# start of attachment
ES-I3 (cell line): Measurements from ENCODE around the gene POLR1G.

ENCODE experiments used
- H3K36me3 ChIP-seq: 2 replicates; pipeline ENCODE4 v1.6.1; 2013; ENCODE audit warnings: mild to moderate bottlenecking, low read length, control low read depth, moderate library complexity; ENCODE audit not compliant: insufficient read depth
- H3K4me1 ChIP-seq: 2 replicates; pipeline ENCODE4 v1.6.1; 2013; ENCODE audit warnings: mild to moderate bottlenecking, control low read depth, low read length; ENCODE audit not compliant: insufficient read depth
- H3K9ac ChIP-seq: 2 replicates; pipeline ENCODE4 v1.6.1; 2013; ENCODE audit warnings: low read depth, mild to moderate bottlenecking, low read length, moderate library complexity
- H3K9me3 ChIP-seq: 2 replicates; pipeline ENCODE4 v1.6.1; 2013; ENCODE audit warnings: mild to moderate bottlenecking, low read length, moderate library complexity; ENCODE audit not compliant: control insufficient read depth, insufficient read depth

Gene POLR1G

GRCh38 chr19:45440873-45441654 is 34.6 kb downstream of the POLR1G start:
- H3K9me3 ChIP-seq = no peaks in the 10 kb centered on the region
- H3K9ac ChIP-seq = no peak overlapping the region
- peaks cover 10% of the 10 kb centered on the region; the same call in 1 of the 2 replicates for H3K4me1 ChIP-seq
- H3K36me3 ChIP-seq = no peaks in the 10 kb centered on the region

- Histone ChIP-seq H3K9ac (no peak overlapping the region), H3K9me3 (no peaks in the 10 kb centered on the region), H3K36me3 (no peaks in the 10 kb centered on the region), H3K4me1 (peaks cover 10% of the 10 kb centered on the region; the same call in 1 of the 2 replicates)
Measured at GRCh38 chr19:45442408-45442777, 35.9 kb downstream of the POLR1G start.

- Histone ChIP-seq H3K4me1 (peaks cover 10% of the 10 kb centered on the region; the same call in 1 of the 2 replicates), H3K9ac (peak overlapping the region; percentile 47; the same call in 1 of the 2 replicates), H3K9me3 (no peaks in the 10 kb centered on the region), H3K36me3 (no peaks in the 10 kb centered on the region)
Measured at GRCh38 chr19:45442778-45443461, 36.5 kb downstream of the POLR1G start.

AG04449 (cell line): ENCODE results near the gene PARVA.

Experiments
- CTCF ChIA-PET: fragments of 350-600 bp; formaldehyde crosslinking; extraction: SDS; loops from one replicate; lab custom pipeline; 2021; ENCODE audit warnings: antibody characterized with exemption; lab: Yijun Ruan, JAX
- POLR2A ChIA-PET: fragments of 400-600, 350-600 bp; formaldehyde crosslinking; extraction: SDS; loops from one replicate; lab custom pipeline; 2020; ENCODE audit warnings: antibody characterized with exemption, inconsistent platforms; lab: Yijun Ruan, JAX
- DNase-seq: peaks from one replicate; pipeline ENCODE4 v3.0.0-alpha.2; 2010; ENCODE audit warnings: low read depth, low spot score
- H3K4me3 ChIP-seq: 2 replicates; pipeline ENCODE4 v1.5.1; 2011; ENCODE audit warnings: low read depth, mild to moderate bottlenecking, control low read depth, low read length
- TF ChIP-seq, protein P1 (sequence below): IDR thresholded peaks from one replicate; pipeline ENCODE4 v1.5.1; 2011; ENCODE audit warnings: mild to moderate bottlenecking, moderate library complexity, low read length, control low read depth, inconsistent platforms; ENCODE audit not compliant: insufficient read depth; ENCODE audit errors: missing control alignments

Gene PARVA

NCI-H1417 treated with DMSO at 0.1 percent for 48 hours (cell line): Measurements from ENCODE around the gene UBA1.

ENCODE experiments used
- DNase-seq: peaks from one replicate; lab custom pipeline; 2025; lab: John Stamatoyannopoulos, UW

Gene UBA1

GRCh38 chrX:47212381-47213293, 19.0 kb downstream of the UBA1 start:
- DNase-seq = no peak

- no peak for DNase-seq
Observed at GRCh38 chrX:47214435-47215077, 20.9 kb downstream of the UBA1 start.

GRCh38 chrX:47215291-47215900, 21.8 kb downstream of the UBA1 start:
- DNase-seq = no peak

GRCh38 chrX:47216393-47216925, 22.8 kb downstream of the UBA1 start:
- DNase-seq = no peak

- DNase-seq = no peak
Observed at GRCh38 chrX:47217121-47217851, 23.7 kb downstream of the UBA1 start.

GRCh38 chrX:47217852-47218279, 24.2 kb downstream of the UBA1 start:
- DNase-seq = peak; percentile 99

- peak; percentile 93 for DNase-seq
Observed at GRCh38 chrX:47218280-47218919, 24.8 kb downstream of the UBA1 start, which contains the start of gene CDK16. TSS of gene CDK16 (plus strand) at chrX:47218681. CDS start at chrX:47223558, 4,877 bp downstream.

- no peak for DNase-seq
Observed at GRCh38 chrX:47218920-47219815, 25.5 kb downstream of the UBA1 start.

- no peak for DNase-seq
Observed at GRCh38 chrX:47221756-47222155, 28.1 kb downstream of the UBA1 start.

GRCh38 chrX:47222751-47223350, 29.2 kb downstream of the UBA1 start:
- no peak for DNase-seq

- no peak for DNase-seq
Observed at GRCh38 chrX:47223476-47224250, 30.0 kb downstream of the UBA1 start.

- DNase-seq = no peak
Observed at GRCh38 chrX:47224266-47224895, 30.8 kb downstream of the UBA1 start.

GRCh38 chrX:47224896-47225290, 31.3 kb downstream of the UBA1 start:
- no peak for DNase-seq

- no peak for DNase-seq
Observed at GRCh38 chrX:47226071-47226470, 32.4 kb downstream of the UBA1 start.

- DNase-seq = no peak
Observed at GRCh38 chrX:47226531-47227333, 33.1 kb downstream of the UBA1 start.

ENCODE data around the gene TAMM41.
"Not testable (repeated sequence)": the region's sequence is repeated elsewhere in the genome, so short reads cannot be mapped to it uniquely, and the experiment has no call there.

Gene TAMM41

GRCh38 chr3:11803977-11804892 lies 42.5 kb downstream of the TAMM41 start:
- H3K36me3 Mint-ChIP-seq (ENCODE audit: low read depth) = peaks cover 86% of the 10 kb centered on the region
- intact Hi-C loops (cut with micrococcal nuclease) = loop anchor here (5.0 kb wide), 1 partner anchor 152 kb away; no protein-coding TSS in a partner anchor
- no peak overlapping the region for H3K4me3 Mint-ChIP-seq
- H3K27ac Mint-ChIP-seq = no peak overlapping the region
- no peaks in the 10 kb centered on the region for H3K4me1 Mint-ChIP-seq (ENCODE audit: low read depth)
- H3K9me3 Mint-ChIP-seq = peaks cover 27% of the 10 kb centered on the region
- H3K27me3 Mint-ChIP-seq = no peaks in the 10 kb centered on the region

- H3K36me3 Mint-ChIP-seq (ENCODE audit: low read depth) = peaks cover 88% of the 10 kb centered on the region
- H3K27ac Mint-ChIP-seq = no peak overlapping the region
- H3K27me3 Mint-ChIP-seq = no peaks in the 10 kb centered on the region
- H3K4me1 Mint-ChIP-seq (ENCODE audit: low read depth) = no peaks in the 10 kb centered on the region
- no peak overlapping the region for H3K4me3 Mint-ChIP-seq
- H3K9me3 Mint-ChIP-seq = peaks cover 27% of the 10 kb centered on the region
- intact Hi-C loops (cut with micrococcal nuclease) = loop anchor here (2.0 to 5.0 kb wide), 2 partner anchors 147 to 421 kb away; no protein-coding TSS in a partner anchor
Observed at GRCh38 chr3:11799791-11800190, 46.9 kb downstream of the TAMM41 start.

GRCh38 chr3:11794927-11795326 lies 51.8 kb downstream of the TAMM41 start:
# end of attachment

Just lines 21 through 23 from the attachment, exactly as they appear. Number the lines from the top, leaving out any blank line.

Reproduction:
- DNase-seq: peaks from one replicate; pipeline ENCODE4 v3.0.0-alpha.2; 2010; ENCODE audit warnings: low read depth, low spot score
- H3K4me3 ChIP-seq: 2 replicates; pipeline ENCODE4 v1.5.1; 2011; ENCODE audit warnings: low read depth, mild to moderate bottlenecking, control low read depth, low read length
- TF ChIP-seq, protein P1 (sequence below): IDR thresholded peaks from one replicate; pipeline ENCODE4 v1.5.1; 2011; ENCODE audit warnings: mild to moderate bottlenecking, moderate library complexity, low read length, control low read depth, inconsistent platforms; ENCODE audit not compliant: insufficient read depth; ENCODE audit errors: missing control alignments